- No link has between found between the suspect and temple, an ATF spokesman says
- Sikhs have a constant "fear that this kind of incident will take place," a Sikh leader says
- The suspect is described by witnesses as a white man, 40, wearing a white t-shirt
- He killed 6 people before being killed by a police officer, authorities and witnesses say
The FBI will investigate Sunday's rampage at a Sikh temple in a Milwaukee suburb as a "domestic terrorist-type incident" that left at least six people and the gunman dead, the town's police chief said.
Another three people were wounded, including the first officer to respond to the scene, Oak Creek Police Chief John Edwards said. A second officer returned fire, killing the suspect, according to the chief.
All three wounded -- one of whom was shot in the abdomen and chest, another in the extremities and face and the third in the neck -- were in critical condition Sunday night at Milwaukee's Froedtert Hospital, the hospital said in a statement.
The congregation's president was among the wounded, his nephew said.
And another man told the CNN affiliate WTMJ, "Nobody's angry here. We're just confused. Was this a random act? Was this directed at us because of the way we look?"
Authorities have not identified the gunman by name, though Thomas Ahern, a spokesman with the ATF's Chicago division, described him as a white male roughly 40 years of age. No connection has been established between the shooter and the temple, he added.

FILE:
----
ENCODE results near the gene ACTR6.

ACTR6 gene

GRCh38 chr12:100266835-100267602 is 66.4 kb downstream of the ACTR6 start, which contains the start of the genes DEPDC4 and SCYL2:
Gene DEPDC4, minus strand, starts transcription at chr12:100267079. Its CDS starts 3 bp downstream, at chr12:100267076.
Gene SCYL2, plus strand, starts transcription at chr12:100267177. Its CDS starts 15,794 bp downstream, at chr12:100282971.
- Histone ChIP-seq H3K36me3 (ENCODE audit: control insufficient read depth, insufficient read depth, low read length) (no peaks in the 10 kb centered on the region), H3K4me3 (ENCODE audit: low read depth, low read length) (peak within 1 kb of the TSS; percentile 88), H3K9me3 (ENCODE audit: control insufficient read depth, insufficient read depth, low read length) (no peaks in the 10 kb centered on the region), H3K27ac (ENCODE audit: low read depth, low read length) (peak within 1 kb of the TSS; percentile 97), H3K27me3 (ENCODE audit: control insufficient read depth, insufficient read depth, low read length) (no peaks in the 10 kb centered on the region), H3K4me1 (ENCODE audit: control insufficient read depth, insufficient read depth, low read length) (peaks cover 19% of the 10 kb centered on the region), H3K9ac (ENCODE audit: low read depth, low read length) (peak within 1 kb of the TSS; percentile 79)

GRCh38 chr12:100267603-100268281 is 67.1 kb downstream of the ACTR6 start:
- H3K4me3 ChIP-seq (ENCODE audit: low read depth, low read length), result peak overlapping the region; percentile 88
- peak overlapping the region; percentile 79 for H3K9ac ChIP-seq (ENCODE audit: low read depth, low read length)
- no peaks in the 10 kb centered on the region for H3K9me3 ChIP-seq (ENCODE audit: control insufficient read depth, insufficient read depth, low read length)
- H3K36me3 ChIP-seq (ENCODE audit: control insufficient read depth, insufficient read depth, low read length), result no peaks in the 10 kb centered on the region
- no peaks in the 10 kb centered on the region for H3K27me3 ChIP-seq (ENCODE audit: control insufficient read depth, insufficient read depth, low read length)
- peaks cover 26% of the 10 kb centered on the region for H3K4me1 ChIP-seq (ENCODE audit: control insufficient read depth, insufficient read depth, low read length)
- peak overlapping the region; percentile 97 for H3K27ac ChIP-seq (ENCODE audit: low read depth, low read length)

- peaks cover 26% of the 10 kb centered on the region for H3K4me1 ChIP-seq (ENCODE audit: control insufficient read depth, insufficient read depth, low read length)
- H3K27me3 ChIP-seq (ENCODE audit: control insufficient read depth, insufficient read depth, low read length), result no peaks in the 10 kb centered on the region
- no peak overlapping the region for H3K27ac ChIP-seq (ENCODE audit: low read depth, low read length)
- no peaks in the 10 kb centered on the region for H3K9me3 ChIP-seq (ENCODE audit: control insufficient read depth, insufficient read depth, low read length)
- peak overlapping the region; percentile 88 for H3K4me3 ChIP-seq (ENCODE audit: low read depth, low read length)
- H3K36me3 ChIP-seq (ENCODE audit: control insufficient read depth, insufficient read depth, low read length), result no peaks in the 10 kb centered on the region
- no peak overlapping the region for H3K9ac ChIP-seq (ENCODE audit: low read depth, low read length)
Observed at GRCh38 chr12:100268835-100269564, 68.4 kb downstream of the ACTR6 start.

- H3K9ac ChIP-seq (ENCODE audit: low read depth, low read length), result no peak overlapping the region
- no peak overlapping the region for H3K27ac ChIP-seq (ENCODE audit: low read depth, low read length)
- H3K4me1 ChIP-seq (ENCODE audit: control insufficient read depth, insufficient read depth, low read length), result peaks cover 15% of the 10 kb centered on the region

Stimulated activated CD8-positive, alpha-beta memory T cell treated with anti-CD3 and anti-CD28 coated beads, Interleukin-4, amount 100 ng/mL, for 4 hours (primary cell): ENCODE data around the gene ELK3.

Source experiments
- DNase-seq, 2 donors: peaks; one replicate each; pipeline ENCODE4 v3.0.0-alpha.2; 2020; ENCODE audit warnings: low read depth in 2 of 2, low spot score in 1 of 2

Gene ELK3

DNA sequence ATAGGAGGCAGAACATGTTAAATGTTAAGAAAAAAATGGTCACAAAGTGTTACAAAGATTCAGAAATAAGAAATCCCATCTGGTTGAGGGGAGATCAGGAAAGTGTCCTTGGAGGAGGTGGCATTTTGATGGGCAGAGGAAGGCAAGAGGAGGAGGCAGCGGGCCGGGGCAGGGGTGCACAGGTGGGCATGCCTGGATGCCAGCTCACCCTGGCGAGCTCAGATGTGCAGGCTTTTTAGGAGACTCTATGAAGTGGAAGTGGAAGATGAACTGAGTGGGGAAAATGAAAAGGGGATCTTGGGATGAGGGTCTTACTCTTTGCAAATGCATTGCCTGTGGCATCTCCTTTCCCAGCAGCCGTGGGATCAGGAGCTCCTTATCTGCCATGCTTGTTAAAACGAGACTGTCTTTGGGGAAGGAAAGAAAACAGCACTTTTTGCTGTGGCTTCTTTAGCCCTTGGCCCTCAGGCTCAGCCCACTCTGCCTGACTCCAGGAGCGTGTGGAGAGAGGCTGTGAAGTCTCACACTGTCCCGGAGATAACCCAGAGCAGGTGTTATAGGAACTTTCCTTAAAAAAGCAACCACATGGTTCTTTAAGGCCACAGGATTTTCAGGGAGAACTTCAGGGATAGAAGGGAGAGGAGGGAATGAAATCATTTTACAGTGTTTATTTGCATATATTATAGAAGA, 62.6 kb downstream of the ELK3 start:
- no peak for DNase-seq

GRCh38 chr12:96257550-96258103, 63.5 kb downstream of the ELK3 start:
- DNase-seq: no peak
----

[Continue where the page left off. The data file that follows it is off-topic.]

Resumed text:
Like other officials, Ahern said authorities have not determined a motive, adding "we are a long way away from that right now." Teresa Carlson, special agent in charge at the FBI's Milwaukee division, said late Sunday that investigators are still assessing whether this "might be an act of domestic terrorism, no motive has been determined at this time."
The Sikh religion originated in northern India around 1500 and has about 25 million followers, 700,000 of them in the United States, according to the Sikh American Legal Defense and Education Fund.
Because of their customary beards and turbans, Sikh men are often confused for Hindus or Muslims -- and have been the targets of hate crimes since the September 11, 2001, attacks on New York and Washington, said Surinder Singh, a spokesman for the Guru Nanak Mission Society of Atlanta.
Several Sikh leaders and members recalled Sunday the killing of a Sikh man in Arizona in apparent retaliation for the attacks that had been carried out days earlier by the Islamic terrorist group al Qaeda, as well as other less severe crimes targeting the group over the past decade.
"There's always an apprehension and a sense of fear that this kind of incident will take place anywhere, anytime," said Rajwant Singh, chairman of the Sikh Council on Religion and Education.
Sunday's attack occurred about 10:30 a.m. (11:30 a.m. ET), when temple members were reading scriptures and cooking food in preparation for the main Sunday service and community lunch, said Kanwardeep Singh Kaleka, a member of the congregation and the nephew of its president.
Kaleka was not at the temple at the time of the shooting, but helped police interview witnesses in the aftermath. He said members described the attacker as a bald, white man, dressed in a white T-shirt and black pants and with a 9/11 tattoo on one arm -- which "implies to me that there's some level of hate crime there."
A law enforcement official briefed on the investigation confirmed the shooter was wearing a white T-shirt and did not have a bulletproof vest.
Kaleka said the gunman started shooting in the parking lot, "then entered into the temple and proceeded to open fire."